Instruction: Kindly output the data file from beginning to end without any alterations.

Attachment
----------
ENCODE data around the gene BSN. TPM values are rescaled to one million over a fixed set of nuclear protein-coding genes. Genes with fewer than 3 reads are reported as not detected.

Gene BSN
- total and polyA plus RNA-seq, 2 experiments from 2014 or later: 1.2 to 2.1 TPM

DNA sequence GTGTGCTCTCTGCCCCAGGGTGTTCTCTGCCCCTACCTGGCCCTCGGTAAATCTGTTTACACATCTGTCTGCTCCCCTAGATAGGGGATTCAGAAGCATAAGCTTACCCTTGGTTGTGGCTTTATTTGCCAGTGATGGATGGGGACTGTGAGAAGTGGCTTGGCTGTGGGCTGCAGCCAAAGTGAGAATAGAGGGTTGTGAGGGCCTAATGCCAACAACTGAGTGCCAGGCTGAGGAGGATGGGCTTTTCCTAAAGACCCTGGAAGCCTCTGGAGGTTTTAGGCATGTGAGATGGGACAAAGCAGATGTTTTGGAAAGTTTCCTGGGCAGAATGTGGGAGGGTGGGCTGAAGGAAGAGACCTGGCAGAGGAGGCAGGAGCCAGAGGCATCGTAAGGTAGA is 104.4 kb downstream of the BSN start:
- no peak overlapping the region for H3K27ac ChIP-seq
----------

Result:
ENCODE data around the gene BSN. TPM values are rescaled to one million over a fixed set of nuclear protein-coding genes. Genes with fewer than 3 reads are reported as not detected.

Gene BSN
- total and polyA plus RNA-seq, 2 experiments from 2014 or later: 1.2 to 2.1 TPM

DNA sequence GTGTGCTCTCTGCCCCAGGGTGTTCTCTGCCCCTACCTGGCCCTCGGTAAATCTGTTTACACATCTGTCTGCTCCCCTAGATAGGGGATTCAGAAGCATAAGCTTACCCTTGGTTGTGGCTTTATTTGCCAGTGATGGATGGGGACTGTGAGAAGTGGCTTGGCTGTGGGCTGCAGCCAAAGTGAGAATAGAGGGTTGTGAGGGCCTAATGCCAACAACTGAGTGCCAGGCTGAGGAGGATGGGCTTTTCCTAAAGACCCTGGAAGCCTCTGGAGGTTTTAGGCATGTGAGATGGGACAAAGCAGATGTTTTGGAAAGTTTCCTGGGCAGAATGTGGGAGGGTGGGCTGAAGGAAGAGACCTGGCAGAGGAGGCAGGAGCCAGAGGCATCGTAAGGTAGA is 104.4 kb downstream of the BSN start:
- no peak overlapping the region for H3K27ac ChIP-seq